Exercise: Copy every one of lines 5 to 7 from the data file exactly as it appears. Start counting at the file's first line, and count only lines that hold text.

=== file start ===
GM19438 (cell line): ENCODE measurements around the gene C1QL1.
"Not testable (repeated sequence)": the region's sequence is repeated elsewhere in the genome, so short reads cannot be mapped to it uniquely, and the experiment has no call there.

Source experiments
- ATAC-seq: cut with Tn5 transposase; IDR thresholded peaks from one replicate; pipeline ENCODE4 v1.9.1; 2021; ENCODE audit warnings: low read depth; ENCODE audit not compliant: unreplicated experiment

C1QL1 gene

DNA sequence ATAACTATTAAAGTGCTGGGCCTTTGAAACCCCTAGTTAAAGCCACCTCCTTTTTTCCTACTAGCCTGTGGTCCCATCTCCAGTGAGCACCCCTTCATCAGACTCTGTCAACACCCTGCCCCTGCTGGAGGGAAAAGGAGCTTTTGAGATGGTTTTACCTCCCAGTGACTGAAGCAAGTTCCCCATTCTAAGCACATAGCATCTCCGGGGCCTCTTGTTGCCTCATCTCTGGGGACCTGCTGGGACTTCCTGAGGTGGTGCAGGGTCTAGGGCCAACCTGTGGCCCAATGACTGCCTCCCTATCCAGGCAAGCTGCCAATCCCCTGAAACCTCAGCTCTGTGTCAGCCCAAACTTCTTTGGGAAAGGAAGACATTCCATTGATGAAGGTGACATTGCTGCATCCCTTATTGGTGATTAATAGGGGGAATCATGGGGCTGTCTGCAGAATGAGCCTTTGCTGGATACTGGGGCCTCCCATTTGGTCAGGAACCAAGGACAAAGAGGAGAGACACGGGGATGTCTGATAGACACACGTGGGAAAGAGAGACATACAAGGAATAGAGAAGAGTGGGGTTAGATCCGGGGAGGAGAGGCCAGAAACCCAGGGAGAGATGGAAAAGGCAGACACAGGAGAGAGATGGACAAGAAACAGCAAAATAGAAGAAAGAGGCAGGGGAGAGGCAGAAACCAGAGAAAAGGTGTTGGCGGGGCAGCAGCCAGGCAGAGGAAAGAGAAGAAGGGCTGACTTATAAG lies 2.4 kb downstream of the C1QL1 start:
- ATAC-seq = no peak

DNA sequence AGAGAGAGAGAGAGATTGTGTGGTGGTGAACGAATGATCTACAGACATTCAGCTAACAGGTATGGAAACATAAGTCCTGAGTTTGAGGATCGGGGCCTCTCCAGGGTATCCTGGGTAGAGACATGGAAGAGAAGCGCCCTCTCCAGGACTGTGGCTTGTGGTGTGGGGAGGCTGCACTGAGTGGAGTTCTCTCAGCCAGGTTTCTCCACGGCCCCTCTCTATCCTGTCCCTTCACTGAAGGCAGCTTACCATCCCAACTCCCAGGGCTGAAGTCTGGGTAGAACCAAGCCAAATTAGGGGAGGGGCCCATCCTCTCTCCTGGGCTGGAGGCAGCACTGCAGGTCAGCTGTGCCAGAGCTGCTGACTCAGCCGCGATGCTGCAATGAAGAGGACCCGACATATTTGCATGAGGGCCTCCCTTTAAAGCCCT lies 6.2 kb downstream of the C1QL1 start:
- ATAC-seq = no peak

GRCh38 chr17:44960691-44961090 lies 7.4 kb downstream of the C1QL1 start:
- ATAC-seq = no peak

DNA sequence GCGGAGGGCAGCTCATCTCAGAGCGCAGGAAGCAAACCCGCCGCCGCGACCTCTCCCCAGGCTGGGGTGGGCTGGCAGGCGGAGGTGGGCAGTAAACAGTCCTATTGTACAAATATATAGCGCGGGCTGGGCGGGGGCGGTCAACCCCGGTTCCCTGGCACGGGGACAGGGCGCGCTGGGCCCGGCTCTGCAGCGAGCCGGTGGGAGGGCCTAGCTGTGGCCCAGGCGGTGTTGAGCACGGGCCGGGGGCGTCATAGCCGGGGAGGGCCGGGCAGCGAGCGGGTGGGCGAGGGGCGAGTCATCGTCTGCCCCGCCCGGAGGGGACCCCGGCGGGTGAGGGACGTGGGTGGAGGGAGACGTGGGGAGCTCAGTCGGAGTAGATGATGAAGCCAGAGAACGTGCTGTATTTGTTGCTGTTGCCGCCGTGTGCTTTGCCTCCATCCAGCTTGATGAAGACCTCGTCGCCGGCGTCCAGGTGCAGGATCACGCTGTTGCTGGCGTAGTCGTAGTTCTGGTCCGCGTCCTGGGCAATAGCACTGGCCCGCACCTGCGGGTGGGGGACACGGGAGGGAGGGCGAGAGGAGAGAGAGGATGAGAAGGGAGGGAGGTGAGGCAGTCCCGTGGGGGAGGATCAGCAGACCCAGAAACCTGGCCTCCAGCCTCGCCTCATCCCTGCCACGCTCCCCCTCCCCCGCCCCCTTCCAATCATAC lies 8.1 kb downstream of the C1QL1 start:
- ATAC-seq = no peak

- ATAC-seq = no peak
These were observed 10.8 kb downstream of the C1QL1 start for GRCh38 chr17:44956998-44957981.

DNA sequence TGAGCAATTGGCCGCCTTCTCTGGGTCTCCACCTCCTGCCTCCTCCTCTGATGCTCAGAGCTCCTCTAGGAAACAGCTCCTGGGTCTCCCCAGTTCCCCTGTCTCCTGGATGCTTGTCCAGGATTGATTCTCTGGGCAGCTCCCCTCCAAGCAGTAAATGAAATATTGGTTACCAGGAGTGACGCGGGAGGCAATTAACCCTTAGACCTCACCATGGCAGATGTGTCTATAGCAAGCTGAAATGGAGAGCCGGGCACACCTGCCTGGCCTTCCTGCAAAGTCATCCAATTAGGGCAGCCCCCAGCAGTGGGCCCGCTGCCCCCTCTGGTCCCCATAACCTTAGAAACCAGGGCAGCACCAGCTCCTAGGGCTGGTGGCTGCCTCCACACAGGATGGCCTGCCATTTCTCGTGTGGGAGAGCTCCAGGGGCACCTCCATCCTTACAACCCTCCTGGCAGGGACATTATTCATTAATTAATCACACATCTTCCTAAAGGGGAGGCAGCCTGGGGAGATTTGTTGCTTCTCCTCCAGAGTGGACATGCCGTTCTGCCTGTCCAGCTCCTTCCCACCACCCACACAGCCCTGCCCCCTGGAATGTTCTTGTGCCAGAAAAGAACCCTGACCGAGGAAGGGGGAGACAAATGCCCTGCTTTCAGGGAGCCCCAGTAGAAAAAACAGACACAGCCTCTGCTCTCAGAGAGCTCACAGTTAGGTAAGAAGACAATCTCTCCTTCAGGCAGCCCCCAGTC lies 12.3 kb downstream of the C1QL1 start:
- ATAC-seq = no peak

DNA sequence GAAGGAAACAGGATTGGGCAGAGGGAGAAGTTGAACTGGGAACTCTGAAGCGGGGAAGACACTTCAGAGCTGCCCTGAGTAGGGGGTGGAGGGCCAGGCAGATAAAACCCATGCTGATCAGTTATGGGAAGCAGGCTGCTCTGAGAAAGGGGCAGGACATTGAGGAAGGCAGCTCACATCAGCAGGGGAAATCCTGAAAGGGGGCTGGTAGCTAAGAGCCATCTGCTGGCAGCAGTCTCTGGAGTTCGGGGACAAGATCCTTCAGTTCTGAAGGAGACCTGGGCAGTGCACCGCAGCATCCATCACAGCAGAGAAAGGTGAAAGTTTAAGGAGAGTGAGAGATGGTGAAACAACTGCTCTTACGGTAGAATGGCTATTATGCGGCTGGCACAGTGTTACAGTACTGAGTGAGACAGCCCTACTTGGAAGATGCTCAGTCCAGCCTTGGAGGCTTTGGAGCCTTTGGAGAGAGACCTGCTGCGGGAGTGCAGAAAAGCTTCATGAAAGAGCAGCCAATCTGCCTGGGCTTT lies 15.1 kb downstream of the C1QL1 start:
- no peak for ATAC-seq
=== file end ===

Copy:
C1QL1 gene

DNA sequence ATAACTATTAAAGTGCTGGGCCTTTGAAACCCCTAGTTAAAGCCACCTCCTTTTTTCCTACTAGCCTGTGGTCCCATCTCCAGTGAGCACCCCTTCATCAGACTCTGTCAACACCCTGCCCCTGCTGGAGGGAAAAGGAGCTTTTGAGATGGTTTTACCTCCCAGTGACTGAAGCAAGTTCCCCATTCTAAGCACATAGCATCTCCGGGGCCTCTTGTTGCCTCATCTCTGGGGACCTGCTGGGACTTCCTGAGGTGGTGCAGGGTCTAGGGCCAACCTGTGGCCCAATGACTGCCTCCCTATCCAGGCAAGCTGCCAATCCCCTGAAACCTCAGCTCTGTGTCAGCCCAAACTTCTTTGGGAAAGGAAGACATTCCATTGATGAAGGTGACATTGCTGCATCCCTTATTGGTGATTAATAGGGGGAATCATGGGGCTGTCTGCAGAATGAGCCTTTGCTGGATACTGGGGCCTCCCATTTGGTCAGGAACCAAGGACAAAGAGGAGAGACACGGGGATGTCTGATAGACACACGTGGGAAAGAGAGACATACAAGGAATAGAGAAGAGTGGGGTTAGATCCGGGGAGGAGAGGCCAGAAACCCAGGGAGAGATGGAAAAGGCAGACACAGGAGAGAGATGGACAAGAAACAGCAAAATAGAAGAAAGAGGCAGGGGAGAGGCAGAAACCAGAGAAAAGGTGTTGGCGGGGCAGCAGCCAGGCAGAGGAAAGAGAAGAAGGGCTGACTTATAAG lies 2.4 kb downstream of the C1QL1 start:
- ATAC-seq = no peak